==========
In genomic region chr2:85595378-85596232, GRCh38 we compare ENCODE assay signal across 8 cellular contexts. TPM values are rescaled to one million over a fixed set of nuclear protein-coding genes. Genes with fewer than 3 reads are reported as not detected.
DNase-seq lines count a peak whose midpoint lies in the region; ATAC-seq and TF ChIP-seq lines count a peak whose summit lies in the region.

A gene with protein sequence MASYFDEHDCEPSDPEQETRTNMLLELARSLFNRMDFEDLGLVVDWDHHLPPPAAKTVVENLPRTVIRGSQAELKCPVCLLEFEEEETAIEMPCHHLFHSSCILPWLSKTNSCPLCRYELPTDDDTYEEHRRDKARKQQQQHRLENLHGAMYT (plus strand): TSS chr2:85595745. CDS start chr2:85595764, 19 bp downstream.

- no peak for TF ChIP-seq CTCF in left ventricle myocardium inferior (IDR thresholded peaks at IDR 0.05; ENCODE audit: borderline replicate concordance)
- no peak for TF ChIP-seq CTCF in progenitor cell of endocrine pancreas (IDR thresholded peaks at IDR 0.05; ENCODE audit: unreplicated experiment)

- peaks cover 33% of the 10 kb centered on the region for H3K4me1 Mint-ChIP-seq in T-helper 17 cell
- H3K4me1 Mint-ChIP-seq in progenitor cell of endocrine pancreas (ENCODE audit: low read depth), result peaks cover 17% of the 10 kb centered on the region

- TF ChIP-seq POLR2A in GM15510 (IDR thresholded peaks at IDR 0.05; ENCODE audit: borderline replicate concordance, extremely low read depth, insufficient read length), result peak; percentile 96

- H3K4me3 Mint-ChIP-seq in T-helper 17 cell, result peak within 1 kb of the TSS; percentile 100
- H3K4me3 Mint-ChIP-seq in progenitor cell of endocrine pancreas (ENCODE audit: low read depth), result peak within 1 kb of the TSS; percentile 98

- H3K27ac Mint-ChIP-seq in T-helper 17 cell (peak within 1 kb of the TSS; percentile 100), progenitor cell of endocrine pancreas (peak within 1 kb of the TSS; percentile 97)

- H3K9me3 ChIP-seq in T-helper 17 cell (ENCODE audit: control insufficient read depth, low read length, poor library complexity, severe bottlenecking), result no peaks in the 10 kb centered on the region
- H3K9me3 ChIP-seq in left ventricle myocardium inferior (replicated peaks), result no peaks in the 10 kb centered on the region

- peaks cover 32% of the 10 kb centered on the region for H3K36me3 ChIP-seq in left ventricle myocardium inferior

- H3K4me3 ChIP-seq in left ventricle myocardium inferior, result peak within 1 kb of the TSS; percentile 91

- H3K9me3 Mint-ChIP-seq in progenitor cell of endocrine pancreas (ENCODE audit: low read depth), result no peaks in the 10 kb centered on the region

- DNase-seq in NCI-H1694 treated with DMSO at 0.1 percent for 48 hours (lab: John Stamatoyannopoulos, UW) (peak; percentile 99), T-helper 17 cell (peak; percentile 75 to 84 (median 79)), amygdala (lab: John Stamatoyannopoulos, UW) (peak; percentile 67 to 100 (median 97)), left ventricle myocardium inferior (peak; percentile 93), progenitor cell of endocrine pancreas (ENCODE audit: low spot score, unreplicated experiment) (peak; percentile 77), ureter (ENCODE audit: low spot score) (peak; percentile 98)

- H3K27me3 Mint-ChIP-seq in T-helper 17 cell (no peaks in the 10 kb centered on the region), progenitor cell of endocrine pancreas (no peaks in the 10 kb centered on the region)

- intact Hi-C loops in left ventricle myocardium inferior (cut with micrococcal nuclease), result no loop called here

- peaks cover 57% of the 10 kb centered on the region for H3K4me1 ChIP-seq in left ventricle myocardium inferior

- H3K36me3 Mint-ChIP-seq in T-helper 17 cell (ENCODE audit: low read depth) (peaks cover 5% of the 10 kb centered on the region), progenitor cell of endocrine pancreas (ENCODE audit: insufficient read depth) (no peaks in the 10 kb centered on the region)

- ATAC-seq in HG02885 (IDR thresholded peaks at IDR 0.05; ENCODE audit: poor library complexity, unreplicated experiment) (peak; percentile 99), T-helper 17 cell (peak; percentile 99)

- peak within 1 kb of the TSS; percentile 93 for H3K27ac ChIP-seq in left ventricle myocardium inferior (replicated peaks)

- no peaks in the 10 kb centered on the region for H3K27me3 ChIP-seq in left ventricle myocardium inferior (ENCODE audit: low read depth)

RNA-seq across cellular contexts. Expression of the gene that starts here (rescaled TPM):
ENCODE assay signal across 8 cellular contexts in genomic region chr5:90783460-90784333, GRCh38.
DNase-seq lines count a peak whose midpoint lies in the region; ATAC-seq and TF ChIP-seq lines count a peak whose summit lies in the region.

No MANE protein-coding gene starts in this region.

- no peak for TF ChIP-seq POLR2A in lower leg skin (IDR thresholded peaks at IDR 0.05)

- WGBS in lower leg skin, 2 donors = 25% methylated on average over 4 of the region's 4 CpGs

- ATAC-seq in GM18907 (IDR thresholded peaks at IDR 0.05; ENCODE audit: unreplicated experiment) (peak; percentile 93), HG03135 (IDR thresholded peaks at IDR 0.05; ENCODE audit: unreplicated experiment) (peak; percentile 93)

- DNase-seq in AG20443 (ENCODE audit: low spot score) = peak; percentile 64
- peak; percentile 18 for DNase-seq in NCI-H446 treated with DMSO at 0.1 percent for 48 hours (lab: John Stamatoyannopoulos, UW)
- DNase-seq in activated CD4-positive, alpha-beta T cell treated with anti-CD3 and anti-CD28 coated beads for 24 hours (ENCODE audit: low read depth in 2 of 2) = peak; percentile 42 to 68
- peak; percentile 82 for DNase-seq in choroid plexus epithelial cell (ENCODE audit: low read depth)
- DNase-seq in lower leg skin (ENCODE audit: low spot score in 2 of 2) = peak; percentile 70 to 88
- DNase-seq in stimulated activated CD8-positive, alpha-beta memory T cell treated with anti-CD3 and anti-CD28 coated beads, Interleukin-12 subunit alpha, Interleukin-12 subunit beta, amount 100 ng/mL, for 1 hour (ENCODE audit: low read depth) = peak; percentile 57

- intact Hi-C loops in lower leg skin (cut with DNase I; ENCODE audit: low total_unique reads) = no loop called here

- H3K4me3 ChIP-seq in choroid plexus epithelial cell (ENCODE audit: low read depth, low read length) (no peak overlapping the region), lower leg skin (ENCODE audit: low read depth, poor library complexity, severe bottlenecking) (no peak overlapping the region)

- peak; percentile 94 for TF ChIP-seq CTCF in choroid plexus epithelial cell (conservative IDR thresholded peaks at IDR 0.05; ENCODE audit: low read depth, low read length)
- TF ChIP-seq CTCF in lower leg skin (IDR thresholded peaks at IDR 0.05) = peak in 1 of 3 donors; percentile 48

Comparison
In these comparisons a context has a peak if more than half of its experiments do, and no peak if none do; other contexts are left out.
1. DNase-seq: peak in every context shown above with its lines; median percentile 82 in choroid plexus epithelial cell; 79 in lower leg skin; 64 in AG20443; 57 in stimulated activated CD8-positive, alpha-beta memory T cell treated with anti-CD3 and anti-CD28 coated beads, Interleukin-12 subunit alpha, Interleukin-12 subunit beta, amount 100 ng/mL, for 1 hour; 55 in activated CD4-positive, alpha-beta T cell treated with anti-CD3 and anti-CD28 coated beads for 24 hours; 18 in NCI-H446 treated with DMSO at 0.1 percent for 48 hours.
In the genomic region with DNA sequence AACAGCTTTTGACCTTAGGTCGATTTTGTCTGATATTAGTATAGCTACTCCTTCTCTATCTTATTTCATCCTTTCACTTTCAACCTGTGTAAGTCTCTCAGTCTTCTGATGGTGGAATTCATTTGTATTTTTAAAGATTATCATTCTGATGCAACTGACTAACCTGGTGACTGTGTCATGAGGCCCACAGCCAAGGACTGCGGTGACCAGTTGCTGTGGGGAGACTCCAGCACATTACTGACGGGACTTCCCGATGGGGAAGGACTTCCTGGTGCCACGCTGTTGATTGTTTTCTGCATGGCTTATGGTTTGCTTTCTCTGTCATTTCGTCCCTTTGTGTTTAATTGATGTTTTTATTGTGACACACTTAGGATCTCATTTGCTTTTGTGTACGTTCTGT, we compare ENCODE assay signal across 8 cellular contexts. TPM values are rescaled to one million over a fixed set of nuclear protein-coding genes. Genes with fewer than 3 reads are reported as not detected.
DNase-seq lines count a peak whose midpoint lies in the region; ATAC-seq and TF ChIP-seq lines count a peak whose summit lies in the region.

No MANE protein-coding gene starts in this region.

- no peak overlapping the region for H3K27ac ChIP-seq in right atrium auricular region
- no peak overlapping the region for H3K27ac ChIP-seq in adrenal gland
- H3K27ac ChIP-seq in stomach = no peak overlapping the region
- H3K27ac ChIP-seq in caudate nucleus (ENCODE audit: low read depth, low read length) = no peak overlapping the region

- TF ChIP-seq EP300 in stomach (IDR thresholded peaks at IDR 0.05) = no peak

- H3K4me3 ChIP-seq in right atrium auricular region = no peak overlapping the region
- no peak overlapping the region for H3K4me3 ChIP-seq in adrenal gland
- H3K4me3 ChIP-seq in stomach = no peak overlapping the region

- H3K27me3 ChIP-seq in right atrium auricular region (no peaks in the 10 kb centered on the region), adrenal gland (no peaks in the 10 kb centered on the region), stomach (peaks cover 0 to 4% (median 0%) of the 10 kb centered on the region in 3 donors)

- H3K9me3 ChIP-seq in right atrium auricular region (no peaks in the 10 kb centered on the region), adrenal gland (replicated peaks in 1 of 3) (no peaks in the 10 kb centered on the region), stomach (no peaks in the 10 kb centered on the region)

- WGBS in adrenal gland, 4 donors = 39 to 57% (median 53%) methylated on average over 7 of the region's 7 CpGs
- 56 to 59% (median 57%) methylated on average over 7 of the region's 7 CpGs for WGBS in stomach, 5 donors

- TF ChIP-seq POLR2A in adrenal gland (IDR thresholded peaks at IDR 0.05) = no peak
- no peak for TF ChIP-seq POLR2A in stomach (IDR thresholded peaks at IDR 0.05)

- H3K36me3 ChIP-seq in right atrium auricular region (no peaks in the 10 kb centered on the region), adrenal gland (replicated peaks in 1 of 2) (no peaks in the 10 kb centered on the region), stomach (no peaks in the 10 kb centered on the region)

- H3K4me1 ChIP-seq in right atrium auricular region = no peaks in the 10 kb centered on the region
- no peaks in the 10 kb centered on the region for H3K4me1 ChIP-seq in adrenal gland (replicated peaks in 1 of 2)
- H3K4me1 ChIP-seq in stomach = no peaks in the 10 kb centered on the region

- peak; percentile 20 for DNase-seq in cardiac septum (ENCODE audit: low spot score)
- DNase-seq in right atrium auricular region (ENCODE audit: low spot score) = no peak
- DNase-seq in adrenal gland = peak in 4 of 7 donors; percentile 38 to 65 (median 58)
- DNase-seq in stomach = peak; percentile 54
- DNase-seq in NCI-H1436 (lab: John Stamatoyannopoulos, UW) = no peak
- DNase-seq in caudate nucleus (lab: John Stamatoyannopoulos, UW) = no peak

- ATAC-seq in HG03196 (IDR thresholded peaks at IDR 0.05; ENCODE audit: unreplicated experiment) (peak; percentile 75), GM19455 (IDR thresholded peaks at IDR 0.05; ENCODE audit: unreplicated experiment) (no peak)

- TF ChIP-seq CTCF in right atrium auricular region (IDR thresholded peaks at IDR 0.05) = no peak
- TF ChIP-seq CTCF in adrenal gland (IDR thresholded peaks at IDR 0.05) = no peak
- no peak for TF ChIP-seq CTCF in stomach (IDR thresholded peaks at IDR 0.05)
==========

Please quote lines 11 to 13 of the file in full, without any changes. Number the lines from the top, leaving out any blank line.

- H3K27ac Mint-ChIP-seq in T-helper 17 cell (peak within 1 kb of the TSS; percentile 100), progenitor cell of endocrine pancreas (peak within 1 kb of the TSS; percentile 97)

- H3K9me3 ChIP-seq in T-helper 17 cell (ENCODE audit: control insufficient read depth, low read length, poor library complexity, severe bottlenecking), result no peaks in the 10 kb centered on the region
- H3K9me3 ChIP-seq in left ventricle myocardium inferior (replicated peaks), result no peaks in the 10 kb centered on the region